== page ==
Unplugged and reconnecting: working toward a new mentality for trails
We need to work toward
a new mentality for trails and greenways and this is how we can do it.
By Robert Searns
I had my first Krispy Kreme doughnut this morning. My neighbor, God love him, got up at 4:30 a.m. to avoid the 2-hour wait at the drive up window to bring back a box. I wondered as I bit into this sugar coated, deep fried confection, was it really worth it or is Krispy Kreme just the latest form of bovine escape. I went to see for myself. Sure enough, there was a line of cars five miles long at the drive up window waiting to receive this new sacred offering.
Thirty years ago in Future Shock, Alvin Toffler described what he called the "Third Wave" of radical change in human history: the "knowledge age" driven by information technology. This era is markedly different from previous ages of agricultural settlement and industrialization. This epoch has arrived with many benefits, plentiful food (including Krispy Kremes), shelter, clothing, cures for diseases and other forms of material abundance. But it has also brought with it a certain void created in part by information and sensory overload. We are on the verge of being overwhelmed by a constant flow, becoming a torrent of information, a constant need to process and make decisions.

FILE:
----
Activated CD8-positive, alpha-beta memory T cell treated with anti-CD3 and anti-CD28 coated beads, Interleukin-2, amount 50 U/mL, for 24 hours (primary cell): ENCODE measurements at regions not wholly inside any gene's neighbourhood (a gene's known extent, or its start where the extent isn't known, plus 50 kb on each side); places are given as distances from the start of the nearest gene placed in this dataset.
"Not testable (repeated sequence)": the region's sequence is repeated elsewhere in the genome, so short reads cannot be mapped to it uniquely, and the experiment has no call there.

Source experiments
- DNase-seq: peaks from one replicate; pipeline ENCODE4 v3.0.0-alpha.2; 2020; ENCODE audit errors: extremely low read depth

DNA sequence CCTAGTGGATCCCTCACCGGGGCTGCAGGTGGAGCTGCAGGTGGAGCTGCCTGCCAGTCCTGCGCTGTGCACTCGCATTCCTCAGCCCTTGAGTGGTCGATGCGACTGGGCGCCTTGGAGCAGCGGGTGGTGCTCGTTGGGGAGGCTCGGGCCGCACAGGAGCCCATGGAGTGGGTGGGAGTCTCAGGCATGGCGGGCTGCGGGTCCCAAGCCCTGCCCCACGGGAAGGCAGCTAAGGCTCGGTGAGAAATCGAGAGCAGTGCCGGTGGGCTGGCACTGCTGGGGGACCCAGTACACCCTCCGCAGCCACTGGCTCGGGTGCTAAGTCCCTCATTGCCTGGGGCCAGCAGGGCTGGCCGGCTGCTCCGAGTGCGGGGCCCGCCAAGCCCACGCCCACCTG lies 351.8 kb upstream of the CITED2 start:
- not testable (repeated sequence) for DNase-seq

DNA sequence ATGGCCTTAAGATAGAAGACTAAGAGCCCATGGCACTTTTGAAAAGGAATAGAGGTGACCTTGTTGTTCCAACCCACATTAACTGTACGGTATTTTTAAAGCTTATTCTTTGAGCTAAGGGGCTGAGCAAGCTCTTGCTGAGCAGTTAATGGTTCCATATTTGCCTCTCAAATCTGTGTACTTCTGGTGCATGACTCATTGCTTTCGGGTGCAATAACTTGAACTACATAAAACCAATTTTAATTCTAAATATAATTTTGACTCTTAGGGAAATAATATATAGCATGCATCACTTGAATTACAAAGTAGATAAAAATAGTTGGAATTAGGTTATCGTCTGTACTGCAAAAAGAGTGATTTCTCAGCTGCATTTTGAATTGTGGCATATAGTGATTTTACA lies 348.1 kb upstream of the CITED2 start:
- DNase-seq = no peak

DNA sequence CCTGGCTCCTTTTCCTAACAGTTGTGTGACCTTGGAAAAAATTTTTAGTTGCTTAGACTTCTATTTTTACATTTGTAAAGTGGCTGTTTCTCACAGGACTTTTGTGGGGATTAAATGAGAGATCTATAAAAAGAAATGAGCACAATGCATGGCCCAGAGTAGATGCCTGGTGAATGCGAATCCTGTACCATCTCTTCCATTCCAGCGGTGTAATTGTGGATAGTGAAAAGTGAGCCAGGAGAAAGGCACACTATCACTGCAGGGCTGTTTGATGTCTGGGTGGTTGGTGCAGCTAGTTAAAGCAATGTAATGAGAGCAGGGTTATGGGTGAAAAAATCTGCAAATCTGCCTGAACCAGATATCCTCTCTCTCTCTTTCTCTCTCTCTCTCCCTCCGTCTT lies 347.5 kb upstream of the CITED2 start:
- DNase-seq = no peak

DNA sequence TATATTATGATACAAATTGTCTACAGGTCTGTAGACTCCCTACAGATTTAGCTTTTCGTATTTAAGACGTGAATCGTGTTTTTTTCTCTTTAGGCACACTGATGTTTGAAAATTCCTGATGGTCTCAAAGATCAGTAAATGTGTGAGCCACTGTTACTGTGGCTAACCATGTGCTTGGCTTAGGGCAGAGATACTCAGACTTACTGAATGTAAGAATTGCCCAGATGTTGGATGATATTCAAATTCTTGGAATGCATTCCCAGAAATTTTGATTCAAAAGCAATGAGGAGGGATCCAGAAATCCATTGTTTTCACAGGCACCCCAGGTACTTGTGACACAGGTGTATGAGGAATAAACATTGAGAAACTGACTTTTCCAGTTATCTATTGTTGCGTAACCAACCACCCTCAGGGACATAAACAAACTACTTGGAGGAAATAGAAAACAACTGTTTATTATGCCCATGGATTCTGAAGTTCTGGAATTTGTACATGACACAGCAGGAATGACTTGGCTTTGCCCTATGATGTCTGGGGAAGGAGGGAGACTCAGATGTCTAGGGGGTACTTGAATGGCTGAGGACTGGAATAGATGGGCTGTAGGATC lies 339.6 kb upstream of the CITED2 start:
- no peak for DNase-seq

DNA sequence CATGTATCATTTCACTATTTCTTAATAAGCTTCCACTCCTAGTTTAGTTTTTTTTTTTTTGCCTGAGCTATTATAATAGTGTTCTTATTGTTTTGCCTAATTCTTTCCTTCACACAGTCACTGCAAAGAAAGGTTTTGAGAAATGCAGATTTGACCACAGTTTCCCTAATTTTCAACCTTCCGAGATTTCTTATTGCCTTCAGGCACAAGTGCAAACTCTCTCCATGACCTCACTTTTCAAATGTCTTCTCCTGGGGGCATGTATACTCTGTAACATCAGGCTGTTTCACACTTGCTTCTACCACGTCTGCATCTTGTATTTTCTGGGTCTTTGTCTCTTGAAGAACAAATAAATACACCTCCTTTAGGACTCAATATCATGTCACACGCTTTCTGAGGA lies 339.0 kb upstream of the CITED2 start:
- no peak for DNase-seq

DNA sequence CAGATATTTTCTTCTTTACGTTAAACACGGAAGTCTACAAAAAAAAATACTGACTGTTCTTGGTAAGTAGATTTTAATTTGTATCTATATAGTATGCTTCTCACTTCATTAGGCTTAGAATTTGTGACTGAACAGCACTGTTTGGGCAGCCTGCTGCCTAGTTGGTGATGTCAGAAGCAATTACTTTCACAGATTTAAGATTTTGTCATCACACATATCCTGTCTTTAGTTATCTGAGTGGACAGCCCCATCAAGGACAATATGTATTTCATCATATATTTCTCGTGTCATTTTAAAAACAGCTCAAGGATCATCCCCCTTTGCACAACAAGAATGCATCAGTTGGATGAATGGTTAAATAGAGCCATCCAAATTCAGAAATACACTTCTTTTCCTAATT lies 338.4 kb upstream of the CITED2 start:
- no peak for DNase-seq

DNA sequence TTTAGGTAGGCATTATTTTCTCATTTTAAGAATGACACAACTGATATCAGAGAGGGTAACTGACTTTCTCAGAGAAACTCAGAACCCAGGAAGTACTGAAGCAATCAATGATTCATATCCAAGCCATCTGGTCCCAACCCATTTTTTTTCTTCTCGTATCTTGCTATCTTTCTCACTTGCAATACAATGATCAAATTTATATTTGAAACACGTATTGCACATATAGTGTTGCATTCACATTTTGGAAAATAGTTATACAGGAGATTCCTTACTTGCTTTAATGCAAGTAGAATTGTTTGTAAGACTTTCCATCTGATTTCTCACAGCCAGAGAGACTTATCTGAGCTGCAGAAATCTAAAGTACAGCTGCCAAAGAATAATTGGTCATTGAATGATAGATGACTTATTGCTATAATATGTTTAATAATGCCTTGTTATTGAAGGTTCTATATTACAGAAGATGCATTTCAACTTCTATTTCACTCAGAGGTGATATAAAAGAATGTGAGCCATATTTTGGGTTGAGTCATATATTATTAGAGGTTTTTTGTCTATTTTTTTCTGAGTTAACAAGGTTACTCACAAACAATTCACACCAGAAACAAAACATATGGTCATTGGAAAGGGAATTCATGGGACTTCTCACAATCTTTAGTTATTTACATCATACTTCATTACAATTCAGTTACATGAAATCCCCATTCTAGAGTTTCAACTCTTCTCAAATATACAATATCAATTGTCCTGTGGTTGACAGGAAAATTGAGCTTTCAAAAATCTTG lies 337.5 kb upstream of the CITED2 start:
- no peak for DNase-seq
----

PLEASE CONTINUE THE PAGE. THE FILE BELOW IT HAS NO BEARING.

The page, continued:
Television, radio, email, voice mail, cell phones, telemarketer calls, personal digital devices and other electronic gadgetry increasingly demand a response. Indeed there is a new kind of assembly line that comes right into our homes where the pace is set by others with no relief when the factory whistle blows. Columnist Thomas L. Friedman described this phenomenon quite well with the term "device creep." In a recent article, he suggested that by 2005 we will see a convergence of wireless technology, fiber optics, software, and other communications products that may change the Internet to the "Evernet." This new Web will be so all-encompassing that "your refrigerator will be ordering your milk to your cell phone reporting your heart rate to your doctor."
He suggests that a natural human response to this seems to be a world of increasing partial attention— talking on your cell phone while watching your kids play soccer— and a world of asynchronous communication where people don't actually talk with each other, rather they exchange messages by email and voice mail. In the process we may be losing the skill of complete and sustained attention— unless focused on a getting a Krispy Kreme, of course, in a world where we are continuously "scanning the world for opportunities in fear of missing something better." The sense of being-in-the-moment seems may indeed be on the verge of extinction.